by Jack Hurley
Vice President of Sales
“It seems like 10% - 20% of our health plan members are driving the vast majority of plan costs.” You’re probably right! Chronic disease affects one in ten Americans and accounts for 70% of the dollars spent on healthcare each year. Compounding the problem is the fact that nearly half the people with chronic disease are not receiving the care required to keep them in optimal health.
Since the mid 1980’s utilization management companies have done a good job of controlling inappropriate medical delivery and costs. While significant savings were being generated by such services as Pre-Hospital review, as well as other programs, a very important part of the population was not being addressed in a proactive manner.
For the most part plan members with chronic diseases such as diabetes, asthma or heart disease did not receive attention until the person was hospitalized, had surgery or ended up in the ER. A big reason this population did not receive significant attention was the lack of sophisticated, cost effective, risk identification tools necessary to identify the incidence of the chronic conditions in a health plans population and identify gaps in care. These tools are now available and are the first step in managing chronic conditions.
Health Risk Assessments (HRAs) are a good tool for identification of plan members with chronic conditions. Web-based HRAs can be completed easily and should provide the member instant feedback on identified risks, as well as educational links to help manage the risks. Group reports can help identify preventable risk in the plan population taking the HRA. Full participation by plan members is crucial to getting an accurate picture of chronic conditions. In addition, HRA data is self-reported and is subject to the knowledge and candor of the member taking the HRA.
Predictive Modeling in my opinion is the most effective identification tool. Ideally an initial analysis of two years of eligibility, pharmacy and medical claims data is conducted. Monthly data updates should be conducted to identify new members with chronic conditions and monitor the progress of existing members.
There are several good predictive modeling software systems available. The preference is given to the system which best identifies chronic-condition members, as well as captures those not in compliance with nationally accepted standards of care. Good predictive modeling will also identify those participants who are moving toward a chronic state or a catastrophic condition that can be referred to other care management programs.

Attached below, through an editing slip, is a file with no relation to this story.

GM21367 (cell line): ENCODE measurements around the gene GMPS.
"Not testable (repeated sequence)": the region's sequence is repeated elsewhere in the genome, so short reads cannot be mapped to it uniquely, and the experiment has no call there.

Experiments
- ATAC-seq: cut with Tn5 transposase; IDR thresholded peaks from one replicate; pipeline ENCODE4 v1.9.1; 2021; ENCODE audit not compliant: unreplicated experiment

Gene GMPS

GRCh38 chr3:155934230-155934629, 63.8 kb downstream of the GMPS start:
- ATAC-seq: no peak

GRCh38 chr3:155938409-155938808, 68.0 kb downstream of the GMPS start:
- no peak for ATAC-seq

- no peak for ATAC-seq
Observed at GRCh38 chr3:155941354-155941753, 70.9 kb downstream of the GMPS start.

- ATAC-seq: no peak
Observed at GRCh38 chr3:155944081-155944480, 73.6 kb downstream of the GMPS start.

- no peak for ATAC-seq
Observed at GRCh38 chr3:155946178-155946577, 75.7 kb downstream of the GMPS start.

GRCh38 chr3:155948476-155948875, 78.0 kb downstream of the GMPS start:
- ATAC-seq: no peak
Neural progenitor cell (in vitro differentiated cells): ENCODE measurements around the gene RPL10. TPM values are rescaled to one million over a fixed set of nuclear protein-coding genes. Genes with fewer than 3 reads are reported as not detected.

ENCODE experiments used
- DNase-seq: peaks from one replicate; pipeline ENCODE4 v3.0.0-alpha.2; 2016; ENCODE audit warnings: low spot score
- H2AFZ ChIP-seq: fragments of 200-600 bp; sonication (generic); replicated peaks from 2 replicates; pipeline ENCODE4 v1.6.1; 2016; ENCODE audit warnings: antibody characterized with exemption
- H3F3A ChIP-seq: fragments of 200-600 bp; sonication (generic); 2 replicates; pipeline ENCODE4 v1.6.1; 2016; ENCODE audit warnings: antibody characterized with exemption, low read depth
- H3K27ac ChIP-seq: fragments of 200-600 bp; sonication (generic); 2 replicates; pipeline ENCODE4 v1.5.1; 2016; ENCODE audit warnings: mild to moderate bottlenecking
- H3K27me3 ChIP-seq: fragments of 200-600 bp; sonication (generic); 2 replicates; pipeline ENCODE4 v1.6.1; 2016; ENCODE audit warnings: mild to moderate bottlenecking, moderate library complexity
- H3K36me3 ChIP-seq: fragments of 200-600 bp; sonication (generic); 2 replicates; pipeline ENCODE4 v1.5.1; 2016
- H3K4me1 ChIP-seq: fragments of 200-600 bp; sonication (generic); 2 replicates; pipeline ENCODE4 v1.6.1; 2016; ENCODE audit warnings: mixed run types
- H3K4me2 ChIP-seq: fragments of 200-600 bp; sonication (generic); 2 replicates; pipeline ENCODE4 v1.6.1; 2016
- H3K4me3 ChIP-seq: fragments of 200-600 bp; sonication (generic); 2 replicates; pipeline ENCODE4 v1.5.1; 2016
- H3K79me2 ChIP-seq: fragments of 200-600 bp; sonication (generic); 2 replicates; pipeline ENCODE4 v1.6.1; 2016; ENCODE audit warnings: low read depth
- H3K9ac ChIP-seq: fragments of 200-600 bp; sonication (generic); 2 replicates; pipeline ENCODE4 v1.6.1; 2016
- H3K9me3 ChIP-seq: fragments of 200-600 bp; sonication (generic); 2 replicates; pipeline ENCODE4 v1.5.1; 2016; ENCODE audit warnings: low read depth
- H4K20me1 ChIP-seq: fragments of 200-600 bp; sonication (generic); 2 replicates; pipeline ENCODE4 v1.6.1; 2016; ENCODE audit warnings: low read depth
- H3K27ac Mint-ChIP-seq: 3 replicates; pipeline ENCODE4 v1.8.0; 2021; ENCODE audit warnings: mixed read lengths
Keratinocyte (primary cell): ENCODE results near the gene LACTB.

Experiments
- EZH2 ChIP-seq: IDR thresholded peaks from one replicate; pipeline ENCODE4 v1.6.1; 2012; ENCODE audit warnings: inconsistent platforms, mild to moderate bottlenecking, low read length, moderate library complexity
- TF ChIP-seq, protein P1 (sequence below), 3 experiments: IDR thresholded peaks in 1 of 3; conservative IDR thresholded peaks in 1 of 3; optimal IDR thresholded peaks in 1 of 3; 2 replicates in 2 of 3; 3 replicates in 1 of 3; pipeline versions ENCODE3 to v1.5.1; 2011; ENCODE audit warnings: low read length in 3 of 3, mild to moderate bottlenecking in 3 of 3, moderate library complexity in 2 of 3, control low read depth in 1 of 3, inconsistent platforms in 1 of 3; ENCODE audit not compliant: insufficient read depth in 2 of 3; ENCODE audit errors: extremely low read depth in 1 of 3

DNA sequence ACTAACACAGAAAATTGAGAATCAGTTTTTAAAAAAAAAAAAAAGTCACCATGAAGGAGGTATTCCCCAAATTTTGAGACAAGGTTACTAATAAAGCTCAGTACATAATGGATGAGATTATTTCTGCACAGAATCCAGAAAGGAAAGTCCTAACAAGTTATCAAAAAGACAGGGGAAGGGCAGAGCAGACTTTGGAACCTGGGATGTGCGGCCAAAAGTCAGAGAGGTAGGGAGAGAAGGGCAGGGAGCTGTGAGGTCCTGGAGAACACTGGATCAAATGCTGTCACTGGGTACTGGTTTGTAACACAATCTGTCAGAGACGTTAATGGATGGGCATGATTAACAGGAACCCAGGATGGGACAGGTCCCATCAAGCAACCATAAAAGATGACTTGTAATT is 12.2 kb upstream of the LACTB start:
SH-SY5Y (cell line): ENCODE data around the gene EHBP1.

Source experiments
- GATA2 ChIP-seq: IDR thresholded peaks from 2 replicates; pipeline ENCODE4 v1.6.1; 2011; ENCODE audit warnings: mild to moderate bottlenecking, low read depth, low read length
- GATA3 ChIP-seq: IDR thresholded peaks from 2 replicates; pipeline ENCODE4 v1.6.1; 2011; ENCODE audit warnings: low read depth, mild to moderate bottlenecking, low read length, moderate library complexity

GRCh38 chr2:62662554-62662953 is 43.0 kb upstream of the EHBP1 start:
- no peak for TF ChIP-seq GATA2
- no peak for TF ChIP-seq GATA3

Once the “at-risk” population is identified two management models are available. The first is an “opt-in” model. Members are notified that this service is available and given the appropriate contact information if and when they choose to participate. The philosophy is that people will comply when they are ready. Non-responding members are usually “closed” with no further action.
The other school of thought favors the “opt-out” model. I personally favor this program approach which engages all members identified with a chronic condition through a series of mailings and phone calls. Individuals contacted receive an in-depth assessment and are placed in a health coaching track or an educational track. The health coaching track works best when specially trained Registered Nurses are utilized. Members with chronic conditions often have other health conditions that require the expertise of nurses and physicians rather than a trainer or health educator. Those that are not quite ready to get into a health coaching program are placed on an education track. The educational program should provide members the standards of care for their condition as well as educational material that will help better manage their specific condition, and offers the opportunity to participate in the health coaching management program.
The goal of a good Disease Management program should be to increase member compliance with national standards of care. Remember that approximately half of all individuals with chronic conditions are not receiving the care they need to stay healthy!
Disease Management programs, unlike case management or other utilization management programs, take a bit longer to establish a return on investment. They are more of a marathon effort versus a 100 yard dash. Allow a period of 18 to 24 months to demonstrate cost savings in hospitalizations, surgeries and ER visits associated with the chronic conditions. As a matter of fact, outpatient and pharmacy costs could spike up slightly in the short term since people are now seeing physicians when they should and taking the medications required for their condition.
You could say that Disease Management is actually an investment in future savings and a healthier more productive life for employees. I recall a county commissioner saying to me at a seminar, “I wish that we had done this three years ago.”
I would submit that the time to implement a Disease Management program is now, rather than regretting inaction years from now.
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